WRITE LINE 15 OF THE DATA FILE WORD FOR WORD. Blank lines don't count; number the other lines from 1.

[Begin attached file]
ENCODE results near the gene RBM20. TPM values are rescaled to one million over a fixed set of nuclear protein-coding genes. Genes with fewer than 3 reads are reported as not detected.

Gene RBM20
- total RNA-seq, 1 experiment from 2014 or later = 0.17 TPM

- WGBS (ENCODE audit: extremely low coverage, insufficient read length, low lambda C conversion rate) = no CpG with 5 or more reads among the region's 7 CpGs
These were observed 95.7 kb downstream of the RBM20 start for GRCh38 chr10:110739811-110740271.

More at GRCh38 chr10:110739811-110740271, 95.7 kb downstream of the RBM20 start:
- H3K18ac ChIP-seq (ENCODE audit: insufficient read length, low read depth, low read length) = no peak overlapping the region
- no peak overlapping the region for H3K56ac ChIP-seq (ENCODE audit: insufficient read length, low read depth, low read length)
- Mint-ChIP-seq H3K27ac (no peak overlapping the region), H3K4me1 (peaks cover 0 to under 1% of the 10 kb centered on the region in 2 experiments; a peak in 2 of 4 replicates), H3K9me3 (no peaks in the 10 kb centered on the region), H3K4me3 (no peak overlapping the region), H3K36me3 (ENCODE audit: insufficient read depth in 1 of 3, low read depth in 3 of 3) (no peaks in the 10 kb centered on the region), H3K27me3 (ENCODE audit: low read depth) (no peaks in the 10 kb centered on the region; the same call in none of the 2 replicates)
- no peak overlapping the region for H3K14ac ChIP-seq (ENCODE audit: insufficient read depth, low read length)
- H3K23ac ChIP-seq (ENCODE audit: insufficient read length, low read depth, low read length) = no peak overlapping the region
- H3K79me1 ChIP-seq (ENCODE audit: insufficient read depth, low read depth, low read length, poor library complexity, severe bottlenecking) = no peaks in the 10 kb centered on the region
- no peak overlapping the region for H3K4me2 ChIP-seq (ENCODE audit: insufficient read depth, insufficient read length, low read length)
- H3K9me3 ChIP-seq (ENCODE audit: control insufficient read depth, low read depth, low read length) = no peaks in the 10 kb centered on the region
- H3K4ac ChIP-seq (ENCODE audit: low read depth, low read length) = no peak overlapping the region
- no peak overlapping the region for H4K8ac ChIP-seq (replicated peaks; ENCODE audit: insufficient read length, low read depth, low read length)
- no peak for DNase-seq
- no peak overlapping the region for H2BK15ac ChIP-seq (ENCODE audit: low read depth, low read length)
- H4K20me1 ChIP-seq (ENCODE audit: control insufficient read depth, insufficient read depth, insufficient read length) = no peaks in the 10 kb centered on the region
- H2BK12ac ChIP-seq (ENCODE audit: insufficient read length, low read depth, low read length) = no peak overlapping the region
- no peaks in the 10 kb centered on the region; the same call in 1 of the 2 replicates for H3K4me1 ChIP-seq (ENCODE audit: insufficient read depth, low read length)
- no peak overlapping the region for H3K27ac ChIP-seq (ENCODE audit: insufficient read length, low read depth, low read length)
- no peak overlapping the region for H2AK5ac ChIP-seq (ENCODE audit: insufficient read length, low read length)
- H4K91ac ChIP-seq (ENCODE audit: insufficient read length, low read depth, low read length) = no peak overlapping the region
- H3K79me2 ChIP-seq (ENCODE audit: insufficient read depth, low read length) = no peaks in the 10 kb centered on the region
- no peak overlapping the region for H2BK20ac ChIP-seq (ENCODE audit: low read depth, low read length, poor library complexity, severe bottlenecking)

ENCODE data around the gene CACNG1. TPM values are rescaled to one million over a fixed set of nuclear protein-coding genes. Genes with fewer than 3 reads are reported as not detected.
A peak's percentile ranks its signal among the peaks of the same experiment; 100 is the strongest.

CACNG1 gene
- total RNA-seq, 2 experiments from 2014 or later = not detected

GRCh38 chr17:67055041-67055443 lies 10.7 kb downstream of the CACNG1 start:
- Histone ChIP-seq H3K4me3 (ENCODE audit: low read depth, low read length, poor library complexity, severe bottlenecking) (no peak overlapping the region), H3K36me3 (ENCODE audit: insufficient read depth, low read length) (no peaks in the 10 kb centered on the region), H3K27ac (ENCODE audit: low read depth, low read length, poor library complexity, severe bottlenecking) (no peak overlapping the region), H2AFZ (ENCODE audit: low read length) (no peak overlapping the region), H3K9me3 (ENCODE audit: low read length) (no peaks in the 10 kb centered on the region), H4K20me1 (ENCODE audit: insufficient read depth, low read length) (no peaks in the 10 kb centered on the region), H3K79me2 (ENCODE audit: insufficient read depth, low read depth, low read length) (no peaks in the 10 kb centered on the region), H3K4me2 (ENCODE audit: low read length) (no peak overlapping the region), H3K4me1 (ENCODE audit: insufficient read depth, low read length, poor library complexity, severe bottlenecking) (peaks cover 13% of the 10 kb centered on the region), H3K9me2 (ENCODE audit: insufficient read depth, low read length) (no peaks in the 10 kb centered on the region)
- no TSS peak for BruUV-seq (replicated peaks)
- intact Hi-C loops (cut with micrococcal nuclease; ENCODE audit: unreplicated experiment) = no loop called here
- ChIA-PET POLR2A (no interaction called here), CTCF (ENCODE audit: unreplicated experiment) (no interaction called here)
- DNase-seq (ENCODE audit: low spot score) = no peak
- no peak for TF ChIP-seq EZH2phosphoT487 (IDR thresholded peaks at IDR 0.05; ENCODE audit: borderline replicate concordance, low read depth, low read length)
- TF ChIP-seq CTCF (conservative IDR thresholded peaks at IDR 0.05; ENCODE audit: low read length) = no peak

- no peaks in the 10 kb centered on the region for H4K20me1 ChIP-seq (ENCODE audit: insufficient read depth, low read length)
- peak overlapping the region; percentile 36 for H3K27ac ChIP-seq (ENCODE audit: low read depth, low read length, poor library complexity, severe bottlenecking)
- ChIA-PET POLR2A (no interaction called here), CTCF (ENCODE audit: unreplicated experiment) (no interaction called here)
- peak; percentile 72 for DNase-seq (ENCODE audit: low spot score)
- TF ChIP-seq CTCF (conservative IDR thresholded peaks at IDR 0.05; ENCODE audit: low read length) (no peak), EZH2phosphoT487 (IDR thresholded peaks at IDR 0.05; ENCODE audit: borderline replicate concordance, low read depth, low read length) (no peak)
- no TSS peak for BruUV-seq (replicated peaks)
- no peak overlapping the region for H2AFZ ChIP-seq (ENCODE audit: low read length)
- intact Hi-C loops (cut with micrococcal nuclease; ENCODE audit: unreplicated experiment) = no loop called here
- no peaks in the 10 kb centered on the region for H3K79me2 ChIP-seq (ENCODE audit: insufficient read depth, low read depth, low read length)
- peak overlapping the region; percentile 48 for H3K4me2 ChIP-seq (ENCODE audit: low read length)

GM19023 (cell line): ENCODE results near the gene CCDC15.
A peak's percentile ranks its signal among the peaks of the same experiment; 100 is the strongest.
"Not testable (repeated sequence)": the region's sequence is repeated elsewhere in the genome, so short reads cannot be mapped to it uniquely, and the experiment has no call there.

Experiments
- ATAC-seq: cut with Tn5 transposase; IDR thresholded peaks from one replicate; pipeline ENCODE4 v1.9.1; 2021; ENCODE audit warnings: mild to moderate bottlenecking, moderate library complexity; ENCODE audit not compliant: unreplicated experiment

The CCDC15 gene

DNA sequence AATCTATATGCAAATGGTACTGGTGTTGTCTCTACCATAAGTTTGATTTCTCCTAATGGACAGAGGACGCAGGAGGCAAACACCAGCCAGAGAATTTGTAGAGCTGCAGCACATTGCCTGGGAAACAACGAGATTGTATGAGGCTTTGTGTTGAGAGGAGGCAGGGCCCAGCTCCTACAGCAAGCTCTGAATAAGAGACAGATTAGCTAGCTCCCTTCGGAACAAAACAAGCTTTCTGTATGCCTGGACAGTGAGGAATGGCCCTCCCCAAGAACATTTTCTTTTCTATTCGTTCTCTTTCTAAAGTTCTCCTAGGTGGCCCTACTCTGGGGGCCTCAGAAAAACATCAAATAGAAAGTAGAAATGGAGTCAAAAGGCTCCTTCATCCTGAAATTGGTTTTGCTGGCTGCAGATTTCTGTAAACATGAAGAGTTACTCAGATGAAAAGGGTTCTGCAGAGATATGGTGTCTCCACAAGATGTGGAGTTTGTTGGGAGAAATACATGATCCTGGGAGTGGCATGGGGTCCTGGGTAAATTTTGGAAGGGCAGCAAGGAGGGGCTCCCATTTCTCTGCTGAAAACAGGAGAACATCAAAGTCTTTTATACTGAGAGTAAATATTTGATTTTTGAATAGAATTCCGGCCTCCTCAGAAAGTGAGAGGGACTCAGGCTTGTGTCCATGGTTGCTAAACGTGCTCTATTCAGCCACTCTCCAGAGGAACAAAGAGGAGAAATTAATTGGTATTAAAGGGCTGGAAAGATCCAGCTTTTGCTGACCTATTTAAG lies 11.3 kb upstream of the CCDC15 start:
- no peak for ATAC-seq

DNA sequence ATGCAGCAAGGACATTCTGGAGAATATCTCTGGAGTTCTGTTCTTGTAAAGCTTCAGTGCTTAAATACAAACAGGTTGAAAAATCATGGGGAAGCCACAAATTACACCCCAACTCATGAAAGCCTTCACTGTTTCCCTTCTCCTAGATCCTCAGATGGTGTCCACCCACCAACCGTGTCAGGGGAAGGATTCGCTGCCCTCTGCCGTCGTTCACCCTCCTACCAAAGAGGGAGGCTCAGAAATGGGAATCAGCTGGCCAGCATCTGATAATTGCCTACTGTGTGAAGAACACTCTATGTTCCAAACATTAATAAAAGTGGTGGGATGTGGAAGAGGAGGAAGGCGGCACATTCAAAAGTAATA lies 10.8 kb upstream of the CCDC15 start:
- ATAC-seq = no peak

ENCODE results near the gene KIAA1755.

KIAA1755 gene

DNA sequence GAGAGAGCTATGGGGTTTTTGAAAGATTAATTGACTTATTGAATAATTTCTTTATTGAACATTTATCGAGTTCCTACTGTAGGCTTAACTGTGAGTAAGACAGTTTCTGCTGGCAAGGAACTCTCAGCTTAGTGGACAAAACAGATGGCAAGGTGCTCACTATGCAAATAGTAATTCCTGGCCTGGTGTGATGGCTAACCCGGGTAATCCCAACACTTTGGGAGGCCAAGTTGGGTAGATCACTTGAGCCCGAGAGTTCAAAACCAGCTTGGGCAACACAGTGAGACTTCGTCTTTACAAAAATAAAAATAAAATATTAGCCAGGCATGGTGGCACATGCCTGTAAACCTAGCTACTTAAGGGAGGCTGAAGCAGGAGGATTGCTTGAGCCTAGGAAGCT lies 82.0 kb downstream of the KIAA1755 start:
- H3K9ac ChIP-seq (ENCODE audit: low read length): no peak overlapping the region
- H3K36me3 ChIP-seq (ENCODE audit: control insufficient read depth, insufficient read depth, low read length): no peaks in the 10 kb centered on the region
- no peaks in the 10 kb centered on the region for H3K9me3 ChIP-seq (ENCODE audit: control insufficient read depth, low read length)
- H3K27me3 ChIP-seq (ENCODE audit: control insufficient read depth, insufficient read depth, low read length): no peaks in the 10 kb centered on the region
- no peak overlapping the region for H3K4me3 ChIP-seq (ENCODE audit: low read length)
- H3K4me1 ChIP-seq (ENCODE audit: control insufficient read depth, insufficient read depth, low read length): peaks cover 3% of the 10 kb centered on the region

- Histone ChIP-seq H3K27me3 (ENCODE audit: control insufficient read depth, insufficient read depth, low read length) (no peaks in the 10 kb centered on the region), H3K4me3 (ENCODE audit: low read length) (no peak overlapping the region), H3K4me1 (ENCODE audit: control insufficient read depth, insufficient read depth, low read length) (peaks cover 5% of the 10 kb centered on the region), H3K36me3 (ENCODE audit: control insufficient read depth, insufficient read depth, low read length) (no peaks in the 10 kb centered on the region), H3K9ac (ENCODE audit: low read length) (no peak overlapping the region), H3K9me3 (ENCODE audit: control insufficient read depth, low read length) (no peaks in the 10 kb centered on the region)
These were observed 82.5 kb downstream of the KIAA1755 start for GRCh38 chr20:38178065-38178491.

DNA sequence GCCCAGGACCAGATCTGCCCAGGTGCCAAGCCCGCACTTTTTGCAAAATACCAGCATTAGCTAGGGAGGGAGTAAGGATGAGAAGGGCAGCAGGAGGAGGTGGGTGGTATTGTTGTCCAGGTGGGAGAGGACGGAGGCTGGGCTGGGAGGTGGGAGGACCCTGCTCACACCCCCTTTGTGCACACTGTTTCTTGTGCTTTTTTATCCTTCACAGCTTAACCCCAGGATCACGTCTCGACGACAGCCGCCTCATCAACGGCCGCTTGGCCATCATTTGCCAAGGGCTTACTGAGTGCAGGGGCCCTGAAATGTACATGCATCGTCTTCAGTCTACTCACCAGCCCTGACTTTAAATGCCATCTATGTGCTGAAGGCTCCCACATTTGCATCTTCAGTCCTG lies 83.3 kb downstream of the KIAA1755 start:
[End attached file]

- H3K4ac ChIP-seq (ENCODE audit: low read depth, low read length) = no peak overlapping the region